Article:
“I think that’s what I’ve always tried to do when I’ve gone out to perform. I think of myself as a switch-hitter. I can go with the comedy stuff, but I can also get a little darker if need-be.”
Such has been Loudon Wainwright III’s maneuver through the music world for the past 50 years. In the underground kingdom of folk music, there are those that rule. Those that have remained on top of it all, having secured a fan base so loyal, they will follow you through thick and thin. And the key to any success is to know what works for you. That gentle blend of serious and satirical, comedy and drama, funny and sentimental is where Loudon has found himself situated in.
On the serious side, you’ll find an album like The Last Man on Earth, which he made after his mother’s passing and a breakup, which encompasses all of the feelings that come along with both. But when you look at his long catalog from over the years, you’ll also find songs such as “Dead Skunk”, his first breakout hit, and satirical songs like the most recent “I Had a Dream”, which envisioned the horror of a Trump presidency months before it happened (and might I add, it is sadly pretty accurate at times).
In Surviving Twin, Loudon’s first Netflix special which is directed by Christopher Guest and produced by Judd Apatow (who cast him on Undeclared 17 years ago) and Funny or Die, he finds himself integrating a whole new concept. Here, he takes his father, Loudon Wainwright II, a columnist for LIFE Magazine, and connects it to his own songs. Stories that very from buying a suit in London to losing your father at 17 to having to put your dog down. Essentially, this is the story of lineage, and how things in our life all find a way to be connected with one another.
We recently spoke with Loudon over the phone about his one-man show, the ongoing Wainwright lineage, being an analog guy in a digital world, his new album, and how he continues to use humor to this day.
THE BEGINNINGS OF SURVIVING TWIN
“The first time this show was ever performed, in its first incarnation, was 2013. What happened was, about a year before that, I happened upon a beautiful column my dad had written in 1971 about having to put our dog down. And this was in LIFE Magazine, as he was a columnist for the magazine. He had a column called The View From Here. Anyway I was staying in Maine in an old kind of cabin, and there was an old LIFE Magazine from 1971. I picked it up and read it and there was this column that I hadn’t read in years and years. I was very moved and it was funny and terribly sad. It was just beautifully written. And it kind of marked the beginning of the project. First I read all of his columns. There were over 200 that he wrote for the magazine. He wrote throughout the 1970s, 60s, 70s, and 80s. Then I just started to pick my favorites, which included the dog column, Another Sort of Love Story. A lot of his other personal things. Columns about his own father, his trip to Maine, buying a suit in London in 1965. So what I did was I found stuff that I wanted and liked a lot. And then I connected it with some of my own songs. And that’s basically the format of it.”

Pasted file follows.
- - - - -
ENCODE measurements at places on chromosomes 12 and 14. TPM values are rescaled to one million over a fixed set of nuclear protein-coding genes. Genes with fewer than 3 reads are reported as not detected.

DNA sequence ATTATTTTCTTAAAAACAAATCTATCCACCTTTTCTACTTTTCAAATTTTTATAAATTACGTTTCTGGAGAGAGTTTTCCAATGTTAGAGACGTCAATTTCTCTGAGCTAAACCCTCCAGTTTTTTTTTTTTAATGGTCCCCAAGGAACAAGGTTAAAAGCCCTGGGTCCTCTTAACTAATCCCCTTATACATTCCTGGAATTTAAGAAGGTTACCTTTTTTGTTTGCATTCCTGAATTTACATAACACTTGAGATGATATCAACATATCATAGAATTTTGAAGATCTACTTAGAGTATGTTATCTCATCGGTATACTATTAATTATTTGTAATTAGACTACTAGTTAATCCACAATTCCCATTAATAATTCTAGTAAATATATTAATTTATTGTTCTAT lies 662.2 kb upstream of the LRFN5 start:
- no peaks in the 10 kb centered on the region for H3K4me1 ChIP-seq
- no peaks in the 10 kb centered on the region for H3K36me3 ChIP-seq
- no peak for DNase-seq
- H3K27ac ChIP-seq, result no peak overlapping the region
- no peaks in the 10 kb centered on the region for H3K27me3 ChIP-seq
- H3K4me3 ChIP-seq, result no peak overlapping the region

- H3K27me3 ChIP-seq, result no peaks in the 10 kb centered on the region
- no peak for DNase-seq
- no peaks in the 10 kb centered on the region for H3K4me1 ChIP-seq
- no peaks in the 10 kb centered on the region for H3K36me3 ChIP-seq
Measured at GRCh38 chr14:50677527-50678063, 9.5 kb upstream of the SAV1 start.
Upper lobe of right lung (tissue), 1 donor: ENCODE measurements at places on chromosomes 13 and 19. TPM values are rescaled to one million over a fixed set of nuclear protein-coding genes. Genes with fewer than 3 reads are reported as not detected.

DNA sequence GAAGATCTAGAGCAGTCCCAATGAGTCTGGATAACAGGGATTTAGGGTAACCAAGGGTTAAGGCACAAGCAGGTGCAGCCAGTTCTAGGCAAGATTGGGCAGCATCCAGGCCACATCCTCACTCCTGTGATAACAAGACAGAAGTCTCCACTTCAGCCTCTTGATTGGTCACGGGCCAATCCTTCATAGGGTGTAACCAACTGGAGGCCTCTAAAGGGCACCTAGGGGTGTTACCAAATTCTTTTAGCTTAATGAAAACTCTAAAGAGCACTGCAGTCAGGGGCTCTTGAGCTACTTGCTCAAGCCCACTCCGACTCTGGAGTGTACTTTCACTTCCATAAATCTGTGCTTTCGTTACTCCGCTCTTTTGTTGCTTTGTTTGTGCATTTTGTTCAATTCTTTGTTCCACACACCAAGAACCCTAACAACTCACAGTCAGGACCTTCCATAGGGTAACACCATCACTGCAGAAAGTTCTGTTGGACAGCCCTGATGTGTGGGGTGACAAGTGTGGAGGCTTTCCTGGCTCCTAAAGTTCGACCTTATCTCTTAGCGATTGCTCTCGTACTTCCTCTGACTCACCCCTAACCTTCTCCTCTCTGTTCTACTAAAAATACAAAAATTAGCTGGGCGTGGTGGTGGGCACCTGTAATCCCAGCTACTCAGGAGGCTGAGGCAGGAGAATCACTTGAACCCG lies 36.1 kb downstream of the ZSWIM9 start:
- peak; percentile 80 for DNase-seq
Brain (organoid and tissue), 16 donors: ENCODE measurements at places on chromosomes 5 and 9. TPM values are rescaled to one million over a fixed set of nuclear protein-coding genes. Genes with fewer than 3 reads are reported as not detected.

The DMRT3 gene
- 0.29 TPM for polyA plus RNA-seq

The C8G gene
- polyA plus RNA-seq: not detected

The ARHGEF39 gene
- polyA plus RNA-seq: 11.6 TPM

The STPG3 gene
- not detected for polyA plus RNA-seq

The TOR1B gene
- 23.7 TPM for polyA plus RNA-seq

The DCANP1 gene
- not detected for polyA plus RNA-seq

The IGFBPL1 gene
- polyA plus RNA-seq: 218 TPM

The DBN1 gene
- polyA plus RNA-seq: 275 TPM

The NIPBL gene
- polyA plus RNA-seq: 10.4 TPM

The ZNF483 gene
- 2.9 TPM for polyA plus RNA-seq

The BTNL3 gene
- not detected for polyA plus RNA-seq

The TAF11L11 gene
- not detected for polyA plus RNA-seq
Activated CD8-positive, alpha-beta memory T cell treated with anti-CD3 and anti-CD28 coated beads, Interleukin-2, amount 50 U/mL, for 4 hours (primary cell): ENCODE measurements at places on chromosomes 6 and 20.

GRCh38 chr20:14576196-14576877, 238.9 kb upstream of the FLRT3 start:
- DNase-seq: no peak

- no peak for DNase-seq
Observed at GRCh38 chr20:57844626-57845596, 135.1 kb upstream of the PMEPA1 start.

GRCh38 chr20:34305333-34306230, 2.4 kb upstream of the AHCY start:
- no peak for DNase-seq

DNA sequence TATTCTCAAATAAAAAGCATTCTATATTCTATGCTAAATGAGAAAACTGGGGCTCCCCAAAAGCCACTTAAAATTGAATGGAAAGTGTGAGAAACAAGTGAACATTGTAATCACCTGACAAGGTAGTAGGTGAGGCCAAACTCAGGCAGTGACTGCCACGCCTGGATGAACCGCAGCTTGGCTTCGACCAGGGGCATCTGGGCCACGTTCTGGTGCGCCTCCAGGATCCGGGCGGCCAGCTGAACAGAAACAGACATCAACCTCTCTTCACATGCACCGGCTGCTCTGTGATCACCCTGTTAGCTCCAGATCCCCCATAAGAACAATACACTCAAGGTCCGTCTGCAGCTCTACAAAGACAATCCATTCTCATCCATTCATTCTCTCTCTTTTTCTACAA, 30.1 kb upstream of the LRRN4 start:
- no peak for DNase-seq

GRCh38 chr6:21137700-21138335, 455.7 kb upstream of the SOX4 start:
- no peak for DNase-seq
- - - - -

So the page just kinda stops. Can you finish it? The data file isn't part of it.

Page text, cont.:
“I’ve never done anything like this. Primarily I’ve been a singer-songwriter and I occasionally get acting work. But I’ve never done anything like this. I wanted to do something like this. To take my songs and frame them in a more theatrical setting. So the idea of having this sort of posthumous collaboration, my father died in 1988, with my dad was an exciting one and I’m glad we got to do it.”
THE EVOLUTION OF SURVIVING TWIN
“The first time I did it was at UNC in 2013. And in that original incarnation, the show was quite a bit different than it wound up being. There was another column in it about him going to see his mother in a nursing home. I decided to not have that in the piece. I did it in New York a few times with a director named Peter Askin. We changed it around and then I performed it in London and Pennsylvania near Philly. And I worked quite a bit with Daniel Stern, the actor who’s also a friend of mine. He liked the piece and helped me reshape it. That was a couple of years ago and then Christopher Guest saw it about a year and a half ago in L.A. and also liked it. And he’s the guy who directed the Netflix special. So it’s been through a lot of changes and incarnations. And I’ve worked with several talented people. But what you see now is what the show is.”